Just one of the many pains in the ass involves re-registering my car out here (in Kobe, actually), and in order to do that, I need a shakoshomei, which is proof that you have an approved place to park. If you live in a house, this might be your driveway or garage, but if you rent an apartment, like I do, you have to provide proof that you are renting a space somewhere.
This is an incredibly irritating process that takes a trip down to the local police station at least twice, once to apply and once to pick up the actual document, which is issued after an inspector goes to visit the parking space you have specified in the application (you actually have to provide two maps, one of the parking space in relation to your home, and another, more detailed map of the parking area with dimensions, etc. Most people hand-draw this stuff, but I, uber-nerd, did the work in Illustrator – may post it later so you can come egg my Silvia).
Anyway, after this long, drawn out process had gotten to its final stage, I was ready to pick up the document late last week. Before work, I went to the police station (cue: oh happy day) with my trusty hanko (personal seal used in place of signature) only to be told that the guy in charge wasn’t in. The fact that just speaking to the police in Japan – about just about anything, really – always puts me in the foulest of moods, only compounded my irritation at being brushed off because the designated desk jockey (and public fucking servant I might add) decided to make a run for the bento shop during normal operating hours. Whatever. I decided to jump through all the hoops when I decided to make the move out here official, so I sucked it up and went to work.
I didn’t have time to go again until yesterday. I walked into the police station all pimped out in my spiffy work uniform (complete with nametag; this is a Japanese white-collar job, thankyouverymuch) and requested service at the desk. This time, the balding desk sergeant in charge was there (oh joy), fat ass parked firmly in a seat with a bead cushion draped over it. He looks over my approval forms, sees they’re all in order, then announces to no one in general, “the window for processing shakoshomei is from 3 to 5 PM, please come back then.”
Me: “fuck, as in what the?”
Cop: “3 to 5”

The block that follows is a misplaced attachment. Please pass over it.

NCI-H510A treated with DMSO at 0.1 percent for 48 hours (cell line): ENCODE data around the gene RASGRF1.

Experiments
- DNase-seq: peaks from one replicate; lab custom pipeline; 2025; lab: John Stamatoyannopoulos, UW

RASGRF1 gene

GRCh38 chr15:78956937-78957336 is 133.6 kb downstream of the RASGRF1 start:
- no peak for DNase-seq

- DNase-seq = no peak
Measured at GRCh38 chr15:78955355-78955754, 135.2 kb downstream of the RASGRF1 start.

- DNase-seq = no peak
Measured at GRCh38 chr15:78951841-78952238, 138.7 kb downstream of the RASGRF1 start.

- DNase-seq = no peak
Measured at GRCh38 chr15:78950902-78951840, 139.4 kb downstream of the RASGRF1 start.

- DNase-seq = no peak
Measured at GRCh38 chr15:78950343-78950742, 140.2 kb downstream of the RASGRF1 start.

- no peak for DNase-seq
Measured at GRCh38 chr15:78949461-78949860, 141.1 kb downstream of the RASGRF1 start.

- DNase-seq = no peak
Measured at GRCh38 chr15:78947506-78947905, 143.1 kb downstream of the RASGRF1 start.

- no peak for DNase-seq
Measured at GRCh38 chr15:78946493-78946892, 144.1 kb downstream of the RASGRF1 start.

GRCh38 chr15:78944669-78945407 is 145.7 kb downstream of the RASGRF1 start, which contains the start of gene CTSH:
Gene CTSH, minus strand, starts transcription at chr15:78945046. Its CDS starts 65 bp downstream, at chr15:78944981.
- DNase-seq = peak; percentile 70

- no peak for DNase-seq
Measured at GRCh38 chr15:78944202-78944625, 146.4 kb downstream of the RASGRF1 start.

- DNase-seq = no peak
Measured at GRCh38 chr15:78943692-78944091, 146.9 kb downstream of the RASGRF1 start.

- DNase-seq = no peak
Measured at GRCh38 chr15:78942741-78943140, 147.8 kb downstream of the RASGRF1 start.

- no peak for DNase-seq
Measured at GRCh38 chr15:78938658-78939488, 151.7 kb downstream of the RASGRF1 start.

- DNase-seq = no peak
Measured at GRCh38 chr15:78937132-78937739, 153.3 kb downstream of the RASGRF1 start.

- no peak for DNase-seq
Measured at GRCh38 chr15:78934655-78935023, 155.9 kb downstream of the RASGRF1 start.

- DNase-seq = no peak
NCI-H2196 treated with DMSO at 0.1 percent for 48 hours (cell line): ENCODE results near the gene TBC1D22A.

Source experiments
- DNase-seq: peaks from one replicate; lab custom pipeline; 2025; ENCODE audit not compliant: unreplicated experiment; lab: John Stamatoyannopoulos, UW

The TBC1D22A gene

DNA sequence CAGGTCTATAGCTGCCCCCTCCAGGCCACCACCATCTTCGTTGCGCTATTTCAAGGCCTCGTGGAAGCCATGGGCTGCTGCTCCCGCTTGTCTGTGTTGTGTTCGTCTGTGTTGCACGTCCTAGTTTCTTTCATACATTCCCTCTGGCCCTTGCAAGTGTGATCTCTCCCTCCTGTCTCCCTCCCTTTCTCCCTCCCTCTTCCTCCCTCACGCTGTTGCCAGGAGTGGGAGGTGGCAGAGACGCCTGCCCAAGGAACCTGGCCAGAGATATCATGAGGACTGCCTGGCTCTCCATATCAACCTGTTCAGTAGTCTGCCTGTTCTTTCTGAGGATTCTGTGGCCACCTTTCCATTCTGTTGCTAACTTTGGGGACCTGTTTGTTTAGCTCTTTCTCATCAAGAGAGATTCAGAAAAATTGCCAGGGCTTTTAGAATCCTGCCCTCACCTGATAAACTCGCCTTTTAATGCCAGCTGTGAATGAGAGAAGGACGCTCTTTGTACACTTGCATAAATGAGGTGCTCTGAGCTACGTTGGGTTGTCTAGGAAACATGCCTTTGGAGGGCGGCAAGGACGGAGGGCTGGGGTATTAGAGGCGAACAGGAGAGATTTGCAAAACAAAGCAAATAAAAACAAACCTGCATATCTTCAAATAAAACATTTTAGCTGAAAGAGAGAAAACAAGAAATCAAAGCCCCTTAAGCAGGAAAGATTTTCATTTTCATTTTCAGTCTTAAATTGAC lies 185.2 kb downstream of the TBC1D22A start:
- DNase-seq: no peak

Me: “But there ain’t nobody else here now! C’mon! ”
Cop: “Morning hours are reserved for driver’s license-related issues only – COME BACK BETWEEN 3 AND 5!”
Me: “THERE AIN’T NOBODY ELSE HERE – c’mon, cut me a break already. Pleeeeeease. Pretty please with azuki on the top.”
Cop: “Ungh.” (loosely translated: “wutevaaaa”)
Grrrrr. So I had to take off work early and got back to the police station just before 5. As I approach the desk sergeant, who I swear has not moved a single fucking inch since I last saw him several hours before and is now half-heartedly playing with pencils and rubber bands, looks up at me, then glances at the clock, gathers the approval papers again and says, “hehheh, you made it just in time.”
And as he stamps my hanko in the logbook and gives me the magic papers, he replies “I wouldn’t have minded if you came in a little later. I’m here until 7:00 anyway.”
I bit down on my lower lip, hard, and concentrated on quietly exiting the building.
As a good friend once put it, “why are cops such fucking cunts?”

Daihatsu Microbus

In Japan, there is a micro-subcompact class of cars known as “keijidosha,” or simply, “K.” Under current regulations their engine size is restricted to 660cc, and their appeal in this land of super expensive gasoline and narrow roads is fairly obvious. They are also cheaper than standard size cars, so it cracks me up when I see a lot of money put into their modification. This microbus mod has been getting more and more popular recently, and on my island alone, I have seen red, orange, yellow, black, tan, and lime green versions of it.